Archive for the ‘Logical Reasoning’ Category

[This is a lesson excerpt from our online course, for which we invite you to enroll.]

Below, you will find a LSAT logical reasoning question with each of its components labeled. Learn their names. You will not be able to follow along with the curriculum if you do not know what the different parts of the question are called.

I also want to introduce you to “the author.” The author is the person writing the passage to you. It’s helpful to think of the author as the person speaking to you, trying to convince you of her point of view, in other words, trying to sell you on her conclusion. In the curriculum, I will often refer to the “author’s argument” as “our argument” or the “argument.” Take note of this when it happens. Often, the stimulus contains more than one argument and it’s invariably the author’s argument that the question stem is referring to.

LET’S REVIEW
The author is the person writing the passage to you. The passage is the same thing as the stimulus. The question stem lays out the directions for you to choose the correct answer choice.

Featured image: Lennart Tange

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[This is a lesson excerpt from our online course, for which we invite you to enroll.]

THIS IS THE MOST FUNDAMENTAL SKILL FOR THE LSAT.

We tackle LSAT Main Point (MP) or Main Conclusion questions first because these questions test the most fundamental of your LSAT skills: Can you identify the main conclusion of an argument? It’s that simple. Here’s a label with “main point” printed on it. Go slap it on the part of the passage that you think is the main point. If you can’t do that, then you have no business doing any other type of question in the Logical Reasoning section.

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[This is a lesson excerpt from our online course, for which we invite you to enroll.]

LSAT Conditional Logic GROUP 2 is made up of the following terms:

  • Only
  • Only if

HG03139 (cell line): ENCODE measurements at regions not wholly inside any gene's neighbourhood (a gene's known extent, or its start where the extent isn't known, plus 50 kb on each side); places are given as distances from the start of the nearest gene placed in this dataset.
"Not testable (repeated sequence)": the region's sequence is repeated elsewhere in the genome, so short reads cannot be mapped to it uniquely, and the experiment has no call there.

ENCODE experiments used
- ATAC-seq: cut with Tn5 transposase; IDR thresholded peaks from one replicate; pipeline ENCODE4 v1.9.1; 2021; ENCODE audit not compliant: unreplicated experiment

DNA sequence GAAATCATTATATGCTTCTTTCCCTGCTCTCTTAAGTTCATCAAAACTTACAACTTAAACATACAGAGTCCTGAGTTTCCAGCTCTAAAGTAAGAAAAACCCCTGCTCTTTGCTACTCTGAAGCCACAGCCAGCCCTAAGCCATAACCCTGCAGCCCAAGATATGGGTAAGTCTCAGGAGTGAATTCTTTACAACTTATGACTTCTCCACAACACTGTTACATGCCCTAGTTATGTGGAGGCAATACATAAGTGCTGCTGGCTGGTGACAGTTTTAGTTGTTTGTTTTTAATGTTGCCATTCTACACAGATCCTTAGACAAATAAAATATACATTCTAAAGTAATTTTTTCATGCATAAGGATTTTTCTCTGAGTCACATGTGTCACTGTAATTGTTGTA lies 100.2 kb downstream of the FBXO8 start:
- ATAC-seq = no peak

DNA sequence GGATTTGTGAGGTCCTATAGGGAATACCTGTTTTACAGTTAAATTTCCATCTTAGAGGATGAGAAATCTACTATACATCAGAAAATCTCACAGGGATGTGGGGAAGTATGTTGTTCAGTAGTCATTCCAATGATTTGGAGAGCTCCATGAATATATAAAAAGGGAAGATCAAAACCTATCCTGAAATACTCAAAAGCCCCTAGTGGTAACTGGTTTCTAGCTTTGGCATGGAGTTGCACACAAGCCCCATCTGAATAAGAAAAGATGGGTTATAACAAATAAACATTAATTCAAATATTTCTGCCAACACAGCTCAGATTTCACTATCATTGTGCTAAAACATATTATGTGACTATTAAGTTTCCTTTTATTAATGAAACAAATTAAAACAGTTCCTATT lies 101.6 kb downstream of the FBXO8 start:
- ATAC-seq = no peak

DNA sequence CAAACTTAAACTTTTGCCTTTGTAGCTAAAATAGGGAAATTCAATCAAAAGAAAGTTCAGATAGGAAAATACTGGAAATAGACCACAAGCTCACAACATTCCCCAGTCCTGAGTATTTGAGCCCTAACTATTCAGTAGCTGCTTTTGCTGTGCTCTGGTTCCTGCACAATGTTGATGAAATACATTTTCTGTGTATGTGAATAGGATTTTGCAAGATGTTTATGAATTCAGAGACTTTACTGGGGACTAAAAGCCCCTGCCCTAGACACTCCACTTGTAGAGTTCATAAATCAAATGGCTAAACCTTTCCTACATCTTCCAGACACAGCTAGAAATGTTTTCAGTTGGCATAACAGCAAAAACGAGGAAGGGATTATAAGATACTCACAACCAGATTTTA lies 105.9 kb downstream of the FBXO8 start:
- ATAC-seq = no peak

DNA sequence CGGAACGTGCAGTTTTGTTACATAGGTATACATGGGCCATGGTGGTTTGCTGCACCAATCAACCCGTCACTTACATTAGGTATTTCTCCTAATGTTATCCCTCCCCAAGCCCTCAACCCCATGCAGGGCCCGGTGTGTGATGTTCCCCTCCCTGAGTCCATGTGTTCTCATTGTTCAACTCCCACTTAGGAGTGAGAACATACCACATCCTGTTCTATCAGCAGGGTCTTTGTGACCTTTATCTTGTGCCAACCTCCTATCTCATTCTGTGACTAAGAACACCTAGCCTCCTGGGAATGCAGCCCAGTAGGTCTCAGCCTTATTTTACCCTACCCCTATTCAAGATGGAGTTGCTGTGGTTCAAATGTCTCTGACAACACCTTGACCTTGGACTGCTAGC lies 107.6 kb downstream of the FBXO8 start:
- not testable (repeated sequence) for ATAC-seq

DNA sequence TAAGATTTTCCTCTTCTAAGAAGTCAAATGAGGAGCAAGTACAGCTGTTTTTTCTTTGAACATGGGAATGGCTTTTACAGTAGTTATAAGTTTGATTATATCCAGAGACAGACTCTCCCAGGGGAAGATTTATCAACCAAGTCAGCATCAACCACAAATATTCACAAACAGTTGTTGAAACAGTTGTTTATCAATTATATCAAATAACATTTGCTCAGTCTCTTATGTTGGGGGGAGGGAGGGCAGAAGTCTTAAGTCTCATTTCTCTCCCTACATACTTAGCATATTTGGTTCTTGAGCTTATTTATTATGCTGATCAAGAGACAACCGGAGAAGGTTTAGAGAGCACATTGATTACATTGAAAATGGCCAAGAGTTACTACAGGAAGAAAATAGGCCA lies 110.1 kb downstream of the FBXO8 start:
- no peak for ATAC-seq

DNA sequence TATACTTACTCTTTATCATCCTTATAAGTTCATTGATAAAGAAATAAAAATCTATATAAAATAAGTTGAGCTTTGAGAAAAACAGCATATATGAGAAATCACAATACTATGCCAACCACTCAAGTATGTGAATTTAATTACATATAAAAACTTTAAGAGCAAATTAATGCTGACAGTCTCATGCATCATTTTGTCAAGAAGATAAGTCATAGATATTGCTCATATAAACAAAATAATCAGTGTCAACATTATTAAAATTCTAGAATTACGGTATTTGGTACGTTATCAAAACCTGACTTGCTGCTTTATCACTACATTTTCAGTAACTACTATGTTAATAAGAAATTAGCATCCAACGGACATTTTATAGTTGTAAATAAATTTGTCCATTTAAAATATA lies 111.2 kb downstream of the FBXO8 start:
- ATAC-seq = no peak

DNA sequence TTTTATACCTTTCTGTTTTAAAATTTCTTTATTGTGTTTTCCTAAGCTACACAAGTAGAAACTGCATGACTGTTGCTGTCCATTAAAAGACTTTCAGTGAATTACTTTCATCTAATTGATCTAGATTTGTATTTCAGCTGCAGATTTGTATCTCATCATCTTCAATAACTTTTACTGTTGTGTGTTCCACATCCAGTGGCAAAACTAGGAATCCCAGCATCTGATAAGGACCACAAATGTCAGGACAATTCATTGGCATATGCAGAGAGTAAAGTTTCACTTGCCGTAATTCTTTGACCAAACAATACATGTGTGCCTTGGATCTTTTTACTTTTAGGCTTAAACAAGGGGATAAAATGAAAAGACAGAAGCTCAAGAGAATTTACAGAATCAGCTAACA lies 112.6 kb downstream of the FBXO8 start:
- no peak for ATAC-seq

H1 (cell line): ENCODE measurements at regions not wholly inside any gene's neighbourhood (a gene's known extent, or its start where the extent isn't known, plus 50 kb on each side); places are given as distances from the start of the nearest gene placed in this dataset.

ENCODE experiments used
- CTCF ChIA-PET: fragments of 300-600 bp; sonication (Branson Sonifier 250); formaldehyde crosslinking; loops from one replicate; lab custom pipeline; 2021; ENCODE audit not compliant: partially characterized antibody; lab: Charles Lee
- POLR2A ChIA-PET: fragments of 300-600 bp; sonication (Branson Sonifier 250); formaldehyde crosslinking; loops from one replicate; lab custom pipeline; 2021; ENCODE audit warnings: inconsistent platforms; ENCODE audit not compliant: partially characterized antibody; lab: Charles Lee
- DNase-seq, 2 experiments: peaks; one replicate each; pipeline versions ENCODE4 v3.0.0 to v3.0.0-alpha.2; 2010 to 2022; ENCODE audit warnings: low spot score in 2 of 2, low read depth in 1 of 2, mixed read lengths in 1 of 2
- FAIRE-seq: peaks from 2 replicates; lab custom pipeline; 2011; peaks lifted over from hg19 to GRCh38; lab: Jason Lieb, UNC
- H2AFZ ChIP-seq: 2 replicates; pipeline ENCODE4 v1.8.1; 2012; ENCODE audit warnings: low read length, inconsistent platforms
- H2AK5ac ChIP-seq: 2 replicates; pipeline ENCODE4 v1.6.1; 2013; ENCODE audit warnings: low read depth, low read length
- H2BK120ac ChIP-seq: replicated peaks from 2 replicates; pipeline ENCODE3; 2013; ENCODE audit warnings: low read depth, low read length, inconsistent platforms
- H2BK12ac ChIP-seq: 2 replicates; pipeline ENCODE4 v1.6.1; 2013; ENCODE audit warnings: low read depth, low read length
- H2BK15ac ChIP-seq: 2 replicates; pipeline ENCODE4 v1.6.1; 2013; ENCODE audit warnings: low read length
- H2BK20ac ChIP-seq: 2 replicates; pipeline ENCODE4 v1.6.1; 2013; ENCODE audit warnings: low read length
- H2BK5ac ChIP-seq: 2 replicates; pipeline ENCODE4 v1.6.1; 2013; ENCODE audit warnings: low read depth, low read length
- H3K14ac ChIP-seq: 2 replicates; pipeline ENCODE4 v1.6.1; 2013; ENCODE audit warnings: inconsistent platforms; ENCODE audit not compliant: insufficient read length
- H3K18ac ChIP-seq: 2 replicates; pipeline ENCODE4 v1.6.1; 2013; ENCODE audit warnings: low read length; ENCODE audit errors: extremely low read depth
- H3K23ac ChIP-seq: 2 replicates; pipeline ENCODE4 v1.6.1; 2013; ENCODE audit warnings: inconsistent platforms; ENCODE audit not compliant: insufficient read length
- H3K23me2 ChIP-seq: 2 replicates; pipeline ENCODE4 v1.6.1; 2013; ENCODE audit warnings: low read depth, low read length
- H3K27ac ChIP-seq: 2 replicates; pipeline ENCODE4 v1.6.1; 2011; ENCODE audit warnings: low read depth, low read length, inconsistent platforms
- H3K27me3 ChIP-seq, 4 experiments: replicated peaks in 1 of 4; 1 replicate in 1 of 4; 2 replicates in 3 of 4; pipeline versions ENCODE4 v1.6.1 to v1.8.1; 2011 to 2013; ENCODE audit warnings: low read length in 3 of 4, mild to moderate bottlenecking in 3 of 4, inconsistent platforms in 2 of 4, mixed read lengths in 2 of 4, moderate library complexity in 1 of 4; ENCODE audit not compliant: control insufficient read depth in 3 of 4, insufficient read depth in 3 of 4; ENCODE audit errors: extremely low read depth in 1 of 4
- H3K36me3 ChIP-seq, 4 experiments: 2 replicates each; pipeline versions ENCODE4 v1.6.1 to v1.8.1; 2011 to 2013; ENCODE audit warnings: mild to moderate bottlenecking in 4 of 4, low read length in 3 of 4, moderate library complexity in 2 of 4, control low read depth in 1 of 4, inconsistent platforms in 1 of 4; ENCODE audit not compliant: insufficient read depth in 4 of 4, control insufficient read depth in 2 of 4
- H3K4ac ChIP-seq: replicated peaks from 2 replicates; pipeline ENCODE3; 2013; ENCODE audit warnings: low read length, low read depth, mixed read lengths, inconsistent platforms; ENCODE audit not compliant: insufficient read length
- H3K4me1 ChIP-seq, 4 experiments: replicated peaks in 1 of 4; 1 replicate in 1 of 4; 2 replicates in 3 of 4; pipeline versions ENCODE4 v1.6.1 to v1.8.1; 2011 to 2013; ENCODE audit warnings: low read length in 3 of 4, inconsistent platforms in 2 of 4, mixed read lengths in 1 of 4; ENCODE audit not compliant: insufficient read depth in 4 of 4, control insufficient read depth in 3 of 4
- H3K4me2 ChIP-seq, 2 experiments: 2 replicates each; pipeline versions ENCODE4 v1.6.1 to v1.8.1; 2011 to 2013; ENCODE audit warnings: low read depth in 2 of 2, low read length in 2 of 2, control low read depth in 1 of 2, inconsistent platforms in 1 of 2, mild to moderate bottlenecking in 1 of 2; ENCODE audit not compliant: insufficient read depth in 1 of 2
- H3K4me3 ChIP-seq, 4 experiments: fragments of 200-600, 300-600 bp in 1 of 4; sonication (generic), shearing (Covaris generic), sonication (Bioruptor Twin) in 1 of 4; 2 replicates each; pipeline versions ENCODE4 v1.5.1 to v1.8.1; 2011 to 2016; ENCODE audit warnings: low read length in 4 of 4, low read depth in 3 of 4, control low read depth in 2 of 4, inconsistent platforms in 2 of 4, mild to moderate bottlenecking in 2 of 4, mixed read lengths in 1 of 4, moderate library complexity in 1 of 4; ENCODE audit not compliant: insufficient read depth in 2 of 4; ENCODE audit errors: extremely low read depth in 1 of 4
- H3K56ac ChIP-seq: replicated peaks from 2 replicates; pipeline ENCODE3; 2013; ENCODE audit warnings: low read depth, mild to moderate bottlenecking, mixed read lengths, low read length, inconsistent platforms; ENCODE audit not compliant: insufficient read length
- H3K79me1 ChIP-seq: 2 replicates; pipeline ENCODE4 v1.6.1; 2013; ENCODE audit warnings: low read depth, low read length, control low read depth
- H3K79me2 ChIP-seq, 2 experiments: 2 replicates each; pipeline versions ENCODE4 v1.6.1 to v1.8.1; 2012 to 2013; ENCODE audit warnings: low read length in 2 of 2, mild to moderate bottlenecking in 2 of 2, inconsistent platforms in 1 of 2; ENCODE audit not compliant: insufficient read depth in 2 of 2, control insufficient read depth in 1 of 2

• Only when
  • Only where
  • Always
  • Requires
  • Must

All the words in this group follow this translation rule:

The ideas introduced by (i.e., immediately following) these words are the necessary conditions.

Let’s try it:
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[This is a lesson excerpt from our online course, for which we invite you to enroll.]

LSAT Conditional Logic Group 1 is made up of the following terms:

  • If
  • When
  • Where
  • All
  • The only
  • Every
  • Any

All the words in this group follow this translation rule:

The ideas introduced by (i.e., immediately following) these words are the sufficient conditions.

Let’s try it
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Nearly all LSAT experts agree that reading outside articles is helpful as prep for LSAT. In this lesson, I want to show you how to improve your LSAT score by doing that. Let's read this very interesting article from the Economist together. It's less than 400 words and it's about attractive women.

Article summary

First, we're told that the conventional wisdom/hypothesis holds that attractive women should get ahead in the workplace. Why? Because people project positive attributes like sensitivity and poise onto them. Indeed, this conventional hypothesis is backed up with empirical evidence in the form of studies that show that attractive women are promoted more often.